Chauney Peck is giving her art away—the art in her solo show this month at SOIL.

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All you have to do is go to the show, figure out what you want, and express to her why. The gallery can give you her email address, or you can talk to her in person, today, until 5, in the gallery. The show is up through May 1.

This gift aspect of the show makes sense since the work is about the value of art in societies that are not modern and Western—and the transition that objects make when they enter modernized, Westernized spaces such as museums and galleries. Peck subtly compares that transition to the explosion of an atom bomb.

The installation is arranged based on the way African fetish objects are displayed at the Musee du quai Branly in Paris. Peck's installation looks like Brancusi by way of '80s neon and '90s DYI culture; designating certain pieces as "offerings" brings attention to the eternal clash between the spiritual and the economic in Western art while also removing these particular objects from the commodity system entirely.

Here's her explaining in an email why she wants to give away her art. She does hope for an "offering" in return; there's no saying it has to be monetary, or even tangible.

The several sculptures I am giving away as offerings are indicated on the price list at the gallery with a star (& no price). It's my goal to pair people with particular offerings they like. I have a list of who would like what (people can email me the one they like). At the end of the show I will randomly choose a recipient for each offering according to the list.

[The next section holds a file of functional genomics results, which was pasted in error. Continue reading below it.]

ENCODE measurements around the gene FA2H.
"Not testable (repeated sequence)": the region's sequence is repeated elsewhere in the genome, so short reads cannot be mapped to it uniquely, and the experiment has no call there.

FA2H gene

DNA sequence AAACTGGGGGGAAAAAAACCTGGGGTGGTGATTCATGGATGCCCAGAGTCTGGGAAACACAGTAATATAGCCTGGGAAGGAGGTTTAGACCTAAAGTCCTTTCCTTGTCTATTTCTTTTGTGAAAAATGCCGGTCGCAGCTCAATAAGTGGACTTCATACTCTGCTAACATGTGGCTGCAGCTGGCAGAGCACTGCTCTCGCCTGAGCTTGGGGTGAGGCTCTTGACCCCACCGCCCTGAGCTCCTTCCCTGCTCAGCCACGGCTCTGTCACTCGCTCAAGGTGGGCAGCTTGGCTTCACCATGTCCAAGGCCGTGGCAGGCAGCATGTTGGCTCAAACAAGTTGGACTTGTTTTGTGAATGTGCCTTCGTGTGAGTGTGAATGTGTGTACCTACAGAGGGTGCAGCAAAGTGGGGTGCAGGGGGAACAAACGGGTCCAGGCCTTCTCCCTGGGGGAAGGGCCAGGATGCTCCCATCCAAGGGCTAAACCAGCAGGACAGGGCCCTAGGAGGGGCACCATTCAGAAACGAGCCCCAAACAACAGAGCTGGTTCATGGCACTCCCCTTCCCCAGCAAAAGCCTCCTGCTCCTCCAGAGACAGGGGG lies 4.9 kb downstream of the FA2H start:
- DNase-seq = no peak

The offerings idea started last year when I received a few gifts in a row—quirky sculptures made of sticks from different acquaintances for no reason. They had a certain feeling of sweetness I was attracted to that art objects or other commodities usually don't have. After reading The Gift [by Lewis Hyde] I understood that specialness of the stick gifts as a gesture of gratitude. An example I keep coming back to that Lewis Hyde mentions is the hunters that kill 10 birds. They eat 8 and give 2 to the priest. The priest eats one and he prepares the last as a talisman and offers it back to the forest to make the birds plentiful for the next hunt. One of the important parts of this ritual is their perspective—their offering is a humble gesture of gratitude towards the forest, and that they do not intend to exploit it, which in turn does make the birds come back.

In terms of my work, it is exciting to experiment with the idea of offering thanks in a personally meaningful way. To me it's about moving energy around continually or greasing the wheels?! When one makes an offering, it's a sacrifice and one does not ask for a tangible return. But I do have one hope that people who receive one of my offerings will make an offering of their own, analogous to the 'return gift' Hyde talks about. For reasons I am not totally aware of, it feels right and actually better to gift these particular sculptures I designated as offerings than selling then.